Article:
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Having conducted over three thousand interviews, mainly with accounting staff of all levels of skill from accounts clerks to CFOs, I became very used to minimising the charisma factor in an interview. From hard experience I found that the confidence a candidate displayed in an interview did not necessarily translate to performance on the job.

As I was recruiting temp account staff for most of my recruiting career, I soon discovered that clients weren’t that fussed about personality types; the most important thing was placing a temp who could start working effectively from the first hour.

US recruitment expert, Lou Adler, has written about the mistake of an interviewer being too dazzled by the four A’s of a charismatic candidate (articulate, attractive, ambitious and affable) when assessing a candidate’s suitability for a role.

We now have academic conformation that there needs to be a lot of care taken by an interviewer to ensure that they are not mistaking charismatic narcissism in a candidate for confidence and competence.

The study at the University of Nabraska-Lincoln published in Journal of Applied Social Psychology found that narcissists make a better impression in job interviews likely because they are experts at promoting themselves.

As the Huffington Post reported: 

‘When the job interviewer challenged the study participants, the non-narcissistic people backed down a little bit. But the narcissistic people actually became even more self-promotional.

The researchers found that the study participants rated the narcissists higher than the non-narcissists, as the narcissists tended to do things like talk a lot and speak quickly, as well as smile at other people. 

According to the National Institutes of Health, people with narcissistic personality disorder tend to over-sell their achievements or skills, take advantage of others in order to further themselves, don’t respond well to criticism or shame, and often disregard others’ feelings.

Author and Global CEO of Results Coaching Systems, David Rockarticulates the problem as being even potentially greater when you are interviewing people for leadership positions. Generally people who have been in leadership roles previously, and are interviewing for a more senior leadership role, are going to be confident of their ability (although not always) and inexperienced interviewers are always impressed with a candidate’s confidence.

The cost of making a poor hiring decision with respect to a leadership role is often vastly greater because the people impacted by the leader’s poor leadership skills are subordinates, who are more likely to look for other jobs rather than complain to their boss’s boss (or HR) about their nightmare boss.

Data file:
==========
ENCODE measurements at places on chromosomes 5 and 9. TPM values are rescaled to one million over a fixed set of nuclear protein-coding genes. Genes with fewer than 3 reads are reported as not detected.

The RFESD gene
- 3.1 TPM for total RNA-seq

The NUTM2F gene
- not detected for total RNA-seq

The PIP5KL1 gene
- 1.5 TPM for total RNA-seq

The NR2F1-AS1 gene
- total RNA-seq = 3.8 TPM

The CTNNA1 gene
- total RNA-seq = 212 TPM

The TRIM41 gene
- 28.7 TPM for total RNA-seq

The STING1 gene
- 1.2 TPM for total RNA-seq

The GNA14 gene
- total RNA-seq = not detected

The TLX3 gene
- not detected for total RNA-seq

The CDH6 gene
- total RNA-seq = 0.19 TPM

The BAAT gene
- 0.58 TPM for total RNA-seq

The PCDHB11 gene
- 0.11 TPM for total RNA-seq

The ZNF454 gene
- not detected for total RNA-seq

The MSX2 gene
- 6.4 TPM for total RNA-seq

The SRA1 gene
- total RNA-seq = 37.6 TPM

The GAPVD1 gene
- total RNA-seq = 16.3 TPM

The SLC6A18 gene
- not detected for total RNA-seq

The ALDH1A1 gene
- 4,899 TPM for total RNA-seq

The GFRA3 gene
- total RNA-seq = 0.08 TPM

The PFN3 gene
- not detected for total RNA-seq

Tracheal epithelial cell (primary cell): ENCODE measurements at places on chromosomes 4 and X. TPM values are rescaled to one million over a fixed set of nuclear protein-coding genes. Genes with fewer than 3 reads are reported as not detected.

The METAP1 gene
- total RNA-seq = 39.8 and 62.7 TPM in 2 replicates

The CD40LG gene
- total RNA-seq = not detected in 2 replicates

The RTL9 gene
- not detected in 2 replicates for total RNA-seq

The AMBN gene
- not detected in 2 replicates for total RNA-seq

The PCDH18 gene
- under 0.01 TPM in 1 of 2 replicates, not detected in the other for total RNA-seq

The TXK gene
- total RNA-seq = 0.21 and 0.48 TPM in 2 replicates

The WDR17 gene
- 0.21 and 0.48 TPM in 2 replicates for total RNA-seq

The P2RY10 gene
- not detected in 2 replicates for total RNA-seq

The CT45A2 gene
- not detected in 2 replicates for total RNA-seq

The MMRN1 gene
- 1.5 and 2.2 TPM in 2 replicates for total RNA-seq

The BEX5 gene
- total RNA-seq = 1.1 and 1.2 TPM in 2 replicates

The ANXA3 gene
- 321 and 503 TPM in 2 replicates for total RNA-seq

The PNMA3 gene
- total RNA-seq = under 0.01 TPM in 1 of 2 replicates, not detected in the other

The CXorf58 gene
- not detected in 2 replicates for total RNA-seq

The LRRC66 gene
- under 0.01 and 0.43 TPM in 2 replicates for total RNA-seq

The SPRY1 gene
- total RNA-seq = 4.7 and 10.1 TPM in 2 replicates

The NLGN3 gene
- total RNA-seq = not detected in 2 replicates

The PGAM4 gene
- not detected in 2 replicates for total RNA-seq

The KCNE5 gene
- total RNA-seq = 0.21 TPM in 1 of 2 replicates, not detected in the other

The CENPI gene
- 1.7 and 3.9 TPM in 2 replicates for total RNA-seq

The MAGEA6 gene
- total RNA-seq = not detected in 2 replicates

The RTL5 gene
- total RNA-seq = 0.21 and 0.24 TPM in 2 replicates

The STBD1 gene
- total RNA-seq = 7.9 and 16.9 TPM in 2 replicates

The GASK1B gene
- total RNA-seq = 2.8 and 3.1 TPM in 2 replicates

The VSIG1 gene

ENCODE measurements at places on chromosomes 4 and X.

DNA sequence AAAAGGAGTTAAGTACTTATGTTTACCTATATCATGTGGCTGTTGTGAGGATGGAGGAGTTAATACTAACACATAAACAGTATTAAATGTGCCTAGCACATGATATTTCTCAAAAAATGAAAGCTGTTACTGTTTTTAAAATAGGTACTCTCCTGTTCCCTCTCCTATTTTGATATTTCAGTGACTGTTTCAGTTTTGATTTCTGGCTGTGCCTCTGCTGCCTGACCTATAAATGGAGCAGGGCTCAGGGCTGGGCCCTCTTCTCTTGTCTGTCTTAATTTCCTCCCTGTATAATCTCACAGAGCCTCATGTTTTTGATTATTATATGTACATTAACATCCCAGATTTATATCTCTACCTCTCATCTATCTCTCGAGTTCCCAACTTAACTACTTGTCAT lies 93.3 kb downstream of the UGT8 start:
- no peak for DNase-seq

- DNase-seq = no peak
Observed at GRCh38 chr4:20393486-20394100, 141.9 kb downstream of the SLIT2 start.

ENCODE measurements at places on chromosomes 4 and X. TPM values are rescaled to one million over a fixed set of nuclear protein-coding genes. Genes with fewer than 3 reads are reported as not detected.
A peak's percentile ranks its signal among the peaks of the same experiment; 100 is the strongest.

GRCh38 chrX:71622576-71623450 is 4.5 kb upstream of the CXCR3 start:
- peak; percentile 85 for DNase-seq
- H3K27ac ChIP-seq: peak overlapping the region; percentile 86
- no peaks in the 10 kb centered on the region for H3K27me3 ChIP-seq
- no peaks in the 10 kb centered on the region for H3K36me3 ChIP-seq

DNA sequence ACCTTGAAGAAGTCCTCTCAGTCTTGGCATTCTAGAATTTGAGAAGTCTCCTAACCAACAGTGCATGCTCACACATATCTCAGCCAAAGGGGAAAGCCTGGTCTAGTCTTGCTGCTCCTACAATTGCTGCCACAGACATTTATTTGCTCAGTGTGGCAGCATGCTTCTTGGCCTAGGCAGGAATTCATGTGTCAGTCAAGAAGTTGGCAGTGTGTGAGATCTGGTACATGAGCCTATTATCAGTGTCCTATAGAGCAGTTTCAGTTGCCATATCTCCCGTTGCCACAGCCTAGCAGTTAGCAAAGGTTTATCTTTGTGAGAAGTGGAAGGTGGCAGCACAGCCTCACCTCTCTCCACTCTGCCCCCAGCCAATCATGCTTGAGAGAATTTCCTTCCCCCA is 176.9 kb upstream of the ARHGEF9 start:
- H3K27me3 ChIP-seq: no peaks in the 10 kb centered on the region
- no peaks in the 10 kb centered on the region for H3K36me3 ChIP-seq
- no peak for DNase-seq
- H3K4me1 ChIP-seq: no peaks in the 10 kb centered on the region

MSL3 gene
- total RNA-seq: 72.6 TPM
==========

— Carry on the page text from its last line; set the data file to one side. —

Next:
Recruitment consultants should be trained to conduct effective interviews and be equipped with techniques to test candidates who are charismatic self-promoters, to ensure that there is substance behind the beaming smile, positive body language, rapid answers and laser beam eye-contact.

Here are my top three suggestions:

  1. Prepare: Nothing is more important than being fully prepared for an interview which means carefully reviewing the candidate’s resume, having your questions ready and noting which areas of the candidate’s background requires further explanation or detail.
  1. Ask for specifics: As an interviewer your job is to discover facts, not opinions. Asking probing questions such as ‘can you be more specific?, ‘can you give me a recent example of that?’ and ‘could you tell me exactly what steps you took to accomplish that?’, will help you find out how much substance there is behind a candidate’s bravado.
  1. Keep cool: A narcissist knows that the best form of defence is attack. If they are feeling under pressure from your questioning they are likely to want to throw the pressure back on you (eg ‘why are you asking me all these questions, don’t you trust me?’, ‘how much longer will these questions go on’, ‘don’t you understand what I am saying’ etc) in the hope you will get flustered and stop asking them questions that they don’t want to answer. Expect this to happen; stay calm and proceed by explaining that these questions are asked of all the candidates.

Confidence in candidates is great but sometimes it’s a fine line between confidence and charismatic narcissism. Make sure you are equipped to discover the difference. 

Related articles:

How Law & Order teaches you better interviewing skills

What a Nobel prize-winning economist discovers about interviewing

Interview questions to avoid and what to ask instead

Interviewing: Are you comfortable when people are uncomfortable?

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